THINKTWICE: An Apple a Day…Really?
THE CLAIM: an apple a day keeps the doctor away
THE ANALYSIS: Rosy cheeks, lots of stem-ina, and a tough inner core? Must be all the apples you eat! Turns out the elixir for hearty health is available ‘year round at the grocery store for $2.99 a pound. But before you cancel your health insurance, we’d better examine this claim to see if it bites back.
Despite its nom de guerre, “the forbidden fruit”, suggesting it has its roots in something more sordid than good health, (hence the anatomical term “Adam’s Apple”!), Talmudic sources cite the Eitz HaDa’as as a grape or fig tree, leaving the apple deliciously innocent. Apples hail from Central Asia and at least 55 million tonnes were grown worldwide in 2005, worth about $10 billion. The US is the second largest producer of apples, but, as in most things in life, most of the world’s apples are stamped with the words “Made in China”. Interestingly enough, the apple is a rose by any other name; apples are a member of the Rosacea family, minus the thorns.
There is no question that an apple packs a wonderful, healthful crunch. Apples have been shown to reduce cholesterol and the risk of cancer thanks to the antioxidants they contain, particularly in the peel, especially the Red Delicious variety. New studies from Cornell University suggest that a potent chemical in apples may protect the brain from Alzheimer’s and Parkinson’s disease. “The studies show that additional apple consumption not only may help reduce the risk of cancer, as previous studies have shown, but also that an apple a day may supply major bioactive compounds, which may play an important role in reducing the risk of neurodegenerative disorders,” says Chang Y. “Cy” Lee, Cornell professor of food science.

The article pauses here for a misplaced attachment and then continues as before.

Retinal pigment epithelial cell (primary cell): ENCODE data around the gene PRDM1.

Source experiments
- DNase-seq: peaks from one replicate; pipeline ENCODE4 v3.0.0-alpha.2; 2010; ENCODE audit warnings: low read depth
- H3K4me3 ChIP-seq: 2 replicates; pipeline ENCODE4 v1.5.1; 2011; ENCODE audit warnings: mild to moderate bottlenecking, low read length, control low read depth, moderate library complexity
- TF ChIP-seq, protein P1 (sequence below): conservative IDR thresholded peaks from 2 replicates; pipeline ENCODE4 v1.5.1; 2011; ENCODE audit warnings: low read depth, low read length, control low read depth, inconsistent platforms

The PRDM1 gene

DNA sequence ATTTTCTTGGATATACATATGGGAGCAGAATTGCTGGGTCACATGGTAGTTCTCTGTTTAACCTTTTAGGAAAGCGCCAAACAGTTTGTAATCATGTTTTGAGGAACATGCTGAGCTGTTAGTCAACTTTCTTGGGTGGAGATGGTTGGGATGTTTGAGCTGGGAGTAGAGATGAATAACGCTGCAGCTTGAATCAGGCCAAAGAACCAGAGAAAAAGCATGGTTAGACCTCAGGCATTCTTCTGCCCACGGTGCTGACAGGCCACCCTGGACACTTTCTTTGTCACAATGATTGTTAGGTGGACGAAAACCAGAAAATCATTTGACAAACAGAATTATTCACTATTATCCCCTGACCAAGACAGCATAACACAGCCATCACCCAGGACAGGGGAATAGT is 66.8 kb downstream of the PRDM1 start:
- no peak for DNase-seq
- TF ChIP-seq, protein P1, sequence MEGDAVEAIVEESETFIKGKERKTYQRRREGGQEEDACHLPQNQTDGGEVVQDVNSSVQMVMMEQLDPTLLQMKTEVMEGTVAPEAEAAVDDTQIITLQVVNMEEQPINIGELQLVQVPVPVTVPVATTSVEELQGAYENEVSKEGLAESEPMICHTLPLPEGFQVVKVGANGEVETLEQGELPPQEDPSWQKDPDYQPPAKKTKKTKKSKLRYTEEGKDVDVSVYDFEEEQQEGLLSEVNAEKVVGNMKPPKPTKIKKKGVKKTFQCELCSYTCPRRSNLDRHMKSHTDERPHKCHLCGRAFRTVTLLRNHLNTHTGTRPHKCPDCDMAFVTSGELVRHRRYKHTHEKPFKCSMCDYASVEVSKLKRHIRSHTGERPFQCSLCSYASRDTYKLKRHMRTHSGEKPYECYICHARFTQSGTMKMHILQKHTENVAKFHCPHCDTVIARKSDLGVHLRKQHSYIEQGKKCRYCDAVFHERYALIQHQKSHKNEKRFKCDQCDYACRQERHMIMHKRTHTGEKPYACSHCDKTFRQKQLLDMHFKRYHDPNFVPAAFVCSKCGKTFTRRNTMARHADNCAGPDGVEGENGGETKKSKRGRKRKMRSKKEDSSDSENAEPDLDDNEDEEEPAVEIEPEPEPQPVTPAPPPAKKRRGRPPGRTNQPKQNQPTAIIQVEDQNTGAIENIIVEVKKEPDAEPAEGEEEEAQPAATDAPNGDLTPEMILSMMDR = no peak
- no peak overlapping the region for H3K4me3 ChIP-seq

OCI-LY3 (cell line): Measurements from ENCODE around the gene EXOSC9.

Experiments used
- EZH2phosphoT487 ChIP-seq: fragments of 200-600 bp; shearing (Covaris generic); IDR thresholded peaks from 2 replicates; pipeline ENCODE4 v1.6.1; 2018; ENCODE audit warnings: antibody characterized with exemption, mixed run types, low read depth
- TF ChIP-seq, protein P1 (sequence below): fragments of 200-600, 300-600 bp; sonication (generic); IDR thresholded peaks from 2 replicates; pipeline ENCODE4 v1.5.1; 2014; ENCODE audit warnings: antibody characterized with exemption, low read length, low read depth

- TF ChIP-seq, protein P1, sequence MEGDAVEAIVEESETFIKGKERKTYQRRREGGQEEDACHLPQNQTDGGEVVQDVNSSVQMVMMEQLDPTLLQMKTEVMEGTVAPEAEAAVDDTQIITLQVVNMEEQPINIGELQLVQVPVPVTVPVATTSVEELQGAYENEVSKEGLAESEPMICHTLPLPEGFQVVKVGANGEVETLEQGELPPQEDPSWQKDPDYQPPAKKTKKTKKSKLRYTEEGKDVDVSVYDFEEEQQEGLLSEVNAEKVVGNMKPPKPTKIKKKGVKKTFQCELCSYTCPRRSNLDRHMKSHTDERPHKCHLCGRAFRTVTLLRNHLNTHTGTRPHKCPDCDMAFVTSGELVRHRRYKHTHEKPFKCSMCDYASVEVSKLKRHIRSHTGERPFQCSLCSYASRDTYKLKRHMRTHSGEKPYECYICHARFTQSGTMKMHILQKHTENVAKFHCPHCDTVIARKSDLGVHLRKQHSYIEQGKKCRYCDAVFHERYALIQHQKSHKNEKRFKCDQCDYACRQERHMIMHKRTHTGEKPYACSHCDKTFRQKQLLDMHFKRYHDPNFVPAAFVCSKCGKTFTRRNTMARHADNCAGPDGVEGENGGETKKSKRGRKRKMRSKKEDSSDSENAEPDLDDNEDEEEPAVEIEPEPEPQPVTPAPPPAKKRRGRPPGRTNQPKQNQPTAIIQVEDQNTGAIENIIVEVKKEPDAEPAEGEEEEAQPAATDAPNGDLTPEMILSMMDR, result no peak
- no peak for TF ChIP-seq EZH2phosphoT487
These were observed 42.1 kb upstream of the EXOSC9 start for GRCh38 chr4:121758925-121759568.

However, there are other fruits and vegetables that also offer many of the health benefits that apples bring to the table, though “A blueberry a day keeps the doctor away!” just doesn’t have the same ring to it. In any case, health is about overall lifestyle; an avid apple consumer who likes his medicine pied, caked, and sauced or supplements his apple habit with lots of couch potatoes and little medical attention, may be in trouble.
THE VERDICT: Having seen the fruit’s ap-peel, Sir Isaac Newton would certainly be pleased with us gravitating toward apples. But do visit your doctor every now and then, nonetheless.
Photo by Matt Seymour on Unsplash.com
Written by Riva Pomerantz
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